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MPH, Public Health Masters, Haiti

May 3, 2013

Having been born and raised in a tiny rural village in the backwoods of Haiti, I am well aware of hardship, which has made a dedicated and compassionate professional. At 39, I want very much to finally complete my dream of graduate school so that I can help my people, first those who have made it to New York and later those who remain on our tragic island. The recent earthquake, now aggravated by flooding has played a major role in my desire to better educate so as to be able to help.  One of fourteen brothers and sisters, two of whom died in childhood due to unhygienic health conditions, my parents were literally dirt poor tenant farmers. While my father finished the eighth grade; my mother was illiterate and could barely scrawl her name.  I grew up in grinding, barefoot poverty in a commonplace shack with a tin roof. The broiling tropical sun made it sweltering inside. The torrential rains poured through our leaky roofs and the streets outside became a sea of mud in the rainy season.  Since we frequently did not have enough to eat, I learned first hand what it is to experience the wrenching pangs of hunger.  These challenging circumstances helped to forge my character and make me a stronger person, as well as one who can genuinely empathize with the suffering of others.

 When I was fifteen, my father obtained a green card and we immigrated to the United States and moved into the tenement slums of “little Haiti” in upper Manhattan. I entered high school not knowing a word of English. The school was infested with gangs and a far cry from the homey environment of my village in Haiti.  Through much struggle and effort, I was able to master English, although I did not graduate from high school until I was twenty. After finishing high school, I enrolled in and completed a home health aide training program. I took the fall semester of 1990 off, and worked full time to save for college tuition. I first enrolled in XXXX College and then transferred to XXXX Community College where I earned an AAS in dental hygiene. After that, I entered XXXX University, obtaining a BS in biology.  I have known all along that I wanted to become a health care professional, and, thus, chose to study in these fields, ultimately preparing me for graduate study.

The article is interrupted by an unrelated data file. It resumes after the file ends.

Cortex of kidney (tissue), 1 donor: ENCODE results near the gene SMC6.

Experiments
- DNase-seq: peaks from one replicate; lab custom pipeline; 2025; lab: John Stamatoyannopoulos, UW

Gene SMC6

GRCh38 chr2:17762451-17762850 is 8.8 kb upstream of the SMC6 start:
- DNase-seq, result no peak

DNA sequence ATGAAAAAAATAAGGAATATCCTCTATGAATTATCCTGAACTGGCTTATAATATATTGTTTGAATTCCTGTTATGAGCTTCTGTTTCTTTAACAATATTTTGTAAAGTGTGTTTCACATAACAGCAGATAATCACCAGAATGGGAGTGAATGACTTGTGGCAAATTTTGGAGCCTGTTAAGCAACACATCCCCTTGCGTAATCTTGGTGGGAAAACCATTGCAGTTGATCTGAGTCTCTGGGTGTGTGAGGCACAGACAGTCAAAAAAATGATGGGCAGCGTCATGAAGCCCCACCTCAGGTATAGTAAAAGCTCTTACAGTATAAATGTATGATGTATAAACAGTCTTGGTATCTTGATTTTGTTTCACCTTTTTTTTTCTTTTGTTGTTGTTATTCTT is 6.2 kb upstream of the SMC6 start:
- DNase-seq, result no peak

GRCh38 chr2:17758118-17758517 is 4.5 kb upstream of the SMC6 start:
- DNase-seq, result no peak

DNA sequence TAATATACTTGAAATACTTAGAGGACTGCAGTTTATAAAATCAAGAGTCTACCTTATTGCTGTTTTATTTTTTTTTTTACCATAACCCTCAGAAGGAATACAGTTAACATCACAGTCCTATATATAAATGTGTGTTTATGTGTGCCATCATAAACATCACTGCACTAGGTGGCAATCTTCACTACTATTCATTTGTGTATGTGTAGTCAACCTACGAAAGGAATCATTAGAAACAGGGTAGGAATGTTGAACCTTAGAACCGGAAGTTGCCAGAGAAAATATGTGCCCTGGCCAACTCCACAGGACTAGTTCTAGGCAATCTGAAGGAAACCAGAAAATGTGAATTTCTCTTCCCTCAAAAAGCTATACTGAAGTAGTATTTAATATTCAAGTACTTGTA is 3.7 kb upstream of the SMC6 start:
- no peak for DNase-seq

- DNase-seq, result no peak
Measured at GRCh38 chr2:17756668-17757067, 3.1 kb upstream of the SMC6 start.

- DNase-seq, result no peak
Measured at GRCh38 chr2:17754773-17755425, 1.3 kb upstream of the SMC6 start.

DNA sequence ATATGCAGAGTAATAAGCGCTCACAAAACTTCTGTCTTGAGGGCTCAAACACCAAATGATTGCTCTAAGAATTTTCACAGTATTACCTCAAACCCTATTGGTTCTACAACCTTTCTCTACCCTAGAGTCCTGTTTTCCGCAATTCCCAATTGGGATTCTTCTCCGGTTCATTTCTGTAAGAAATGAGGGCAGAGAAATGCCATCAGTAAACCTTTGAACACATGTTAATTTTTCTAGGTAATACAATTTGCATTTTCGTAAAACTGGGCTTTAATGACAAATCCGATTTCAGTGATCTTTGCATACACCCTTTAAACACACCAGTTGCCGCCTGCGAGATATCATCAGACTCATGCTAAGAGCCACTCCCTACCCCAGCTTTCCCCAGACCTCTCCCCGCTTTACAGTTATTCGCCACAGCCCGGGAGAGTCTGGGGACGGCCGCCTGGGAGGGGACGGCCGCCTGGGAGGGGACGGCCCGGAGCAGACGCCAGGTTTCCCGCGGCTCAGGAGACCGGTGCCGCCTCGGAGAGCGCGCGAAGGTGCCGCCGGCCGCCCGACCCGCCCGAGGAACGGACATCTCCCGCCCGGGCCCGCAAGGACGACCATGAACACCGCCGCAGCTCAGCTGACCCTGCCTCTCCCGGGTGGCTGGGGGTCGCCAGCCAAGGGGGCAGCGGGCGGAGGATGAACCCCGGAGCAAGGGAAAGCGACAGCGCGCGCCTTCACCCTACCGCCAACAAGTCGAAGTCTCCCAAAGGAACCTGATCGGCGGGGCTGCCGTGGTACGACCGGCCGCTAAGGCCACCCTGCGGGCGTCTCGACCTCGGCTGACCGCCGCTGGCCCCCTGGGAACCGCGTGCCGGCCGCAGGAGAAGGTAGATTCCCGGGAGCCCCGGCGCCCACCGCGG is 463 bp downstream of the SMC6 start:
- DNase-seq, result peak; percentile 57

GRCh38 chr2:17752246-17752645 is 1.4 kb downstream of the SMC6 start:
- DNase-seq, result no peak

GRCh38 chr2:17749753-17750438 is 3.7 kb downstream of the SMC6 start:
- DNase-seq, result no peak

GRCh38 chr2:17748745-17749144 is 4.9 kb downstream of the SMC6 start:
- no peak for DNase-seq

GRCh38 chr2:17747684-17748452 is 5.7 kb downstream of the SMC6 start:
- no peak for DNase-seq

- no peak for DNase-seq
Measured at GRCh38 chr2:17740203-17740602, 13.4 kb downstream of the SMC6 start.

After completing my studies, I felt a strong desire to return to my native country and help raise people out of the vicious cycle of extreme poverty, hunger and unhealthy living standards, but I had to postpone my dream as a result of family and financial responsibilities.  Now, however, I have achieved the level of maturity, tenacity, security, and liberty that I am finally in a position to pursue advanced studies in the area of public health. Ever since obtaining my BS in biology, I have worked as a dental hygienist. All these years, I have never forgotten my dream of returning to my native country to help my long suffering people.  Since I married several years ago, my husband, also from Haiti, has encouraged me to pursue my ambition of obtaining an advanced degree in public health.  And his support has helped to inspire me with the confidence to fulfill my professional dreams. Although I live in NYC, the recent catastrophic events in Haiti, have shaken me to the very core. Now, more than ever, I feel an urgency to acquire the training needed to help those in dire need.  If selected to enter your program, upon graduation, I will work to raise the health and living standards of Haitian immigrants living in the United States. As the doors open, I would also like to return to the country of my roots to help rebuild the health infrastructure and make a difference in people’s lives.

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